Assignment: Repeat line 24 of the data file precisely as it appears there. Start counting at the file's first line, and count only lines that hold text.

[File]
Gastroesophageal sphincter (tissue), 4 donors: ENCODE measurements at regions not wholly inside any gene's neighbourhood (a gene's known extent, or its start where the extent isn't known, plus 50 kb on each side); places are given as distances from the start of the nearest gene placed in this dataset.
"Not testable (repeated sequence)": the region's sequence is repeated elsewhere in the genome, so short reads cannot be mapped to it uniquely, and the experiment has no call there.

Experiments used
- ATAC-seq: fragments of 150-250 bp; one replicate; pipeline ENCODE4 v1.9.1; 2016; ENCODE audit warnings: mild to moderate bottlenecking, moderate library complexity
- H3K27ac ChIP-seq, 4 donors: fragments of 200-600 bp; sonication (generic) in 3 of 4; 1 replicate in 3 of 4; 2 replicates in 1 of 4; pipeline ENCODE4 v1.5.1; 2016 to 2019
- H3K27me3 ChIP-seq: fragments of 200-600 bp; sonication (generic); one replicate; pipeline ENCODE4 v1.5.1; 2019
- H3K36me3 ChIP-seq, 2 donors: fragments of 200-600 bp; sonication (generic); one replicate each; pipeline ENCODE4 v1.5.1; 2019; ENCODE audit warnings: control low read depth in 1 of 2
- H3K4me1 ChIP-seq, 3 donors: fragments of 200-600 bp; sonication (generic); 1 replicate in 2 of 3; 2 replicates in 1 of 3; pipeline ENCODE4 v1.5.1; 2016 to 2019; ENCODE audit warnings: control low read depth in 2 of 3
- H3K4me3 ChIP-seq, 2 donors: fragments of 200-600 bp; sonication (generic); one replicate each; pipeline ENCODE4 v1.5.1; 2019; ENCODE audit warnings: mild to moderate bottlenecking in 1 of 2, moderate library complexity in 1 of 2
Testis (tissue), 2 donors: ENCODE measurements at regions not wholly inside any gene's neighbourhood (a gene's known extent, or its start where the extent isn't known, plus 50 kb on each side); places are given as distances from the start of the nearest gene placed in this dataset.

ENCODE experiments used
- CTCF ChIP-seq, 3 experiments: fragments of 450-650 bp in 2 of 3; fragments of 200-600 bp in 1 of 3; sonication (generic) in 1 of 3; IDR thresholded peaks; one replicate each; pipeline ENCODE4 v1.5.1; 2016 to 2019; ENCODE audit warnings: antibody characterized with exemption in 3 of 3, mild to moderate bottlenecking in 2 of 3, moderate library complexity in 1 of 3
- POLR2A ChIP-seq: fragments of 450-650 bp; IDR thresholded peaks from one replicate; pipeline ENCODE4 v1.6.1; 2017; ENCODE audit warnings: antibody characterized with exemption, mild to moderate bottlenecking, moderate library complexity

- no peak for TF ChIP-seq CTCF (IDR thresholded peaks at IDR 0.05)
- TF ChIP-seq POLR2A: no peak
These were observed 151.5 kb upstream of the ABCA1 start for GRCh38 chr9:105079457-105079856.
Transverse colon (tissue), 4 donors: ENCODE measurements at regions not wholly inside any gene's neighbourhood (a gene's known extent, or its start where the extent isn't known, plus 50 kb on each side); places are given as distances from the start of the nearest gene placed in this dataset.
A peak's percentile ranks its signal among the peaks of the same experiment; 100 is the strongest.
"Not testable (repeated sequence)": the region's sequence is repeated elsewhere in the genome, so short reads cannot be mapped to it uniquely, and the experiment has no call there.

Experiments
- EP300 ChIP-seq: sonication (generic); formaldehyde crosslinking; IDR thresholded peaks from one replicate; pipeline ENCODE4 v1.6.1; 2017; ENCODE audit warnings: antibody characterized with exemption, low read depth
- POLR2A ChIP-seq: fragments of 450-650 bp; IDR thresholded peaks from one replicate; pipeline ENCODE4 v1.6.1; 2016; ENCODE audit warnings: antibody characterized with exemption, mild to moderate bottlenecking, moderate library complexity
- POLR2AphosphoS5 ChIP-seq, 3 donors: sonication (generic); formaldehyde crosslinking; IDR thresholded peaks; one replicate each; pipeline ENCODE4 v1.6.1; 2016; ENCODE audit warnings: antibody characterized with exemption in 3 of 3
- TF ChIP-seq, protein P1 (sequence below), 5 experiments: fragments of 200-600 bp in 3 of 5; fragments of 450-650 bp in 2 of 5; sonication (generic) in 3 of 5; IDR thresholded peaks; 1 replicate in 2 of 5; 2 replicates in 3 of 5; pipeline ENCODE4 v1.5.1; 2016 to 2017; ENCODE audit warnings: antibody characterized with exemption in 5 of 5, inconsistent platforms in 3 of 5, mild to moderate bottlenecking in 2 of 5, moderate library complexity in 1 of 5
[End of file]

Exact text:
- TF ChIP-seq, protein P1 (sequence below), 5 experiments: fragments of 200-600 bp in 3 of 5; fragments of 450-650 bp in 2 of 5; sonication (generic) in 3 of 5; IDR thresholded peaks; 1 replicate in 2 of 5; 2 replicates in 3 of 5; pipeline ENCODE4 v1.5.1; 2016 to 2017; ENCODE audit warnings: antibody characterized with exemption in 5 of 5, inconsistent platforms in 3 of 5, mild to moderate bottlenecking in 2 of 5, moderate library complexity in 1 of 5